The city’s school district has terminated a cafeteria monitor accused of throwing a bottle at a student at the School 21 lunchroom, according to district officials.
Lois Booker, who has been working for the Paterson Public Schools for nine years, was terminated following an investigation into the March 8th, 2017 incident, said district officials. She allegedly threw a bottle at the head of 7-year-old Justin Townsend, according to a news broadcast on PIX11.
The news broadcast shows a footage from a surveillance camera that appears to show the cafeteria monitor throwing a bottle. The boy is seen holding his head as his friends rise from the table. He is then seen wiping tears from his eyes.
Shree Martin, the boy’s mother, claims in the broadcast the school’s principal JoAnne Riviello was slow to act. However, Terry Corallo, spokeswoman for the Paterson Public Schools, said the district thoroughly investigated the incident and took swift action.
“This incident was thoroughly investigated which led to the termination,” said Corallo on Tuesday morning. “Additionally, the student has been transferred to another school at the parent’s request.”
Martin said she transferred her three boys from School 21 to School 13. She said her other son Jordon Townsend was badly bullied at the school. And her third son Jonathan Townsend was wrongly suspended for three days for tapping his friend on the shoulder to say goodbye, she said.
No charges have been filed against Booker, said district officials. The state’s Institutional Abuse Investigation Unit conducted the investigation into the incident, said district officials. Martin said she has filed a police report. She said the police officer needed the name and address of the school employee, but the district refused to provide her that information.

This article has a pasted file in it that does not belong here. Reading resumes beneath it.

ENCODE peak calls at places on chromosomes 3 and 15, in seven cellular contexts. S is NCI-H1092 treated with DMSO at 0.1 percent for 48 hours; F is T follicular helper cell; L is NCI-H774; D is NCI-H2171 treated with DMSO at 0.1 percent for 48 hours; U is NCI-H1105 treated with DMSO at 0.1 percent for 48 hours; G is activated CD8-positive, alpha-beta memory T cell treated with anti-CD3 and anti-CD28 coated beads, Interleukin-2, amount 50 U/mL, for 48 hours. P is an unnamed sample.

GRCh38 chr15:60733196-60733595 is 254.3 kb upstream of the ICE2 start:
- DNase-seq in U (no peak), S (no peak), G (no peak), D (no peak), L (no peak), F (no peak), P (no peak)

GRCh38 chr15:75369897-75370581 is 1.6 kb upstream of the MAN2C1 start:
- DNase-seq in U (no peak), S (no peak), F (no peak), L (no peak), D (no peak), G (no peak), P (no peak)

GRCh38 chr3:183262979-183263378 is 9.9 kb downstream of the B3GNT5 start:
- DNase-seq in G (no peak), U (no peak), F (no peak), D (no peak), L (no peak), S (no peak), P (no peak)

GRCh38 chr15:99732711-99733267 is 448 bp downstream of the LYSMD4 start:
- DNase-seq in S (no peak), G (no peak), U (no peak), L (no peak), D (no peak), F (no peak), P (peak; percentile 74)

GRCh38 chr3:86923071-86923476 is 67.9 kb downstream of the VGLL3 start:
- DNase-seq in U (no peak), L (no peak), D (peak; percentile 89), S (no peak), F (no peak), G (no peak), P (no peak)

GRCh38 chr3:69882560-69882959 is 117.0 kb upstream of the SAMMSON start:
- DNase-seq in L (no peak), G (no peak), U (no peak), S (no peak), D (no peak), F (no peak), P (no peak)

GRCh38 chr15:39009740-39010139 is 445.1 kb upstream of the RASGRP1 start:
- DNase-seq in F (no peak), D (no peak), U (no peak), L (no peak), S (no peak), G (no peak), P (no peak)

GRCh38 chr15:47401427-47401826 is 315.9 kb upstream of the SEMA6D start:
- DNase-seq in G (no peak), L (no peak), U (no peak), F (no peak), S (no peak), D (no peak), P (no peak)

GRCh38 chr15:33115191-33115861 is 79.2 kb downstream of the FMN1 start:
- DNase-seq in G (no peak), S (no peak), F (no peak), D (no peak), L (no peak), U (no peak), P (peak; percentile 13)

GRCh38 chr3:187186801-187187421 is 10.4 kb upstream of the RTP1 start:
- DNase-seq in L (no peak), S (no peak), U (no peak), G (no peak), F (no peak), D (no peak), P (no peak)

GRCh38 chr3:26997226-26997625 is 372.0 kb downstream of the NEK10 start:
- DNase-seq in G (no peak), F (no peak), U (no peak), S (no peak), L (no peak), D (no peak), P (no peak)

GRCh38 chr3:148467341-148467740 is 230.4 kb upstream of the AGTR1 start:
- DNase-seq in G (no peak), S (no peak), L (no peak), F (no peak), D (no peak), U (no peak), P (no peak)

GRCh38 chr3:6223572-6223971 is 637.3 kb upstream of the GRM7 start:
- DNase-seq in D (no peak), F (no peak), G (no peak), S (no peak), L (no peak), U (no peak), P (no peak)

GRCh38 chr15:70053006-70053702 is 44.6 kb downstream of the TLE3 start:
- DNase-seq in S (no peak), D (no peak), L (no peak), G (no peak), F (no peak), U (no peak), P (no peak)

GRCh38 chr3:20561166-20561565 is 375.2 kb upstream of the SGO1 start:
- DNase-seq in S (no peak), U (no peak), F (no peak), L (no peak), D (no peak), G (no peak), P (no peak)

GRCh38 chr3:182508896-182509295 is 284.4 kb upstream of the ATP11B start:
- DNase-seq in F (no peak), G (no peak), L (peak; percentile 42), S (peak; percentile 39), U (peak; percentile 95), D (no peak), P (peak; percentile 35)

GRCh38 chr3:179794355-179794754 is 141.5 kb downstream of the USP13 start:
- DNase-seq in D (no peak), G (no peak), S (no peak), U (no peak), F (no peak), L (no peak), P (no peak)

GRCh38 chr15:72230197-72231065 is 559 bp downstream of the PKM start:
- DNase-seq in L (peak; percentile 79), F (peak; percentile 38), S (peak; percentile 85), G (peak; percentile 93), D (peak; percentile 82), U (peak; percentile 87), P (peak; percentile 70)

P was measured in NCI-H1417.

“I couldn’t file criminal charges against Ms. Booker because I didn’t have her full name and they wouldn’t release her address,” said Martin. She said she intends to file charges against the monitor.
Corallo said the cafeteria monitor was terminated on March 30th, 2017. She said the investigation into the incident involved interviewing 18 students and collecting written statements.
Martin said school officials were little interested in taking action against the staff member until she began contacting high ranking officials at the district. She said she also went before the Board of Education to inform board members of what happened to her boy at the lunchroom. She said she also contacted the state’s child protective services to tell them of the incident.
School 21 is one of the district’s most troubled schools. For example, in early 2015, a student punched a security guard in the face. State-appointed district superintendent Donnie Evans late last school year put in place a reorganization plan to make improvements at the school.
“If I had walked away, she wouldn’t have been fired. I had to push,” said Martin. She said if the monitor remained she will have very likely done this to other children at the school.
This report was updated on June 1st, 2017 at 10 a.m.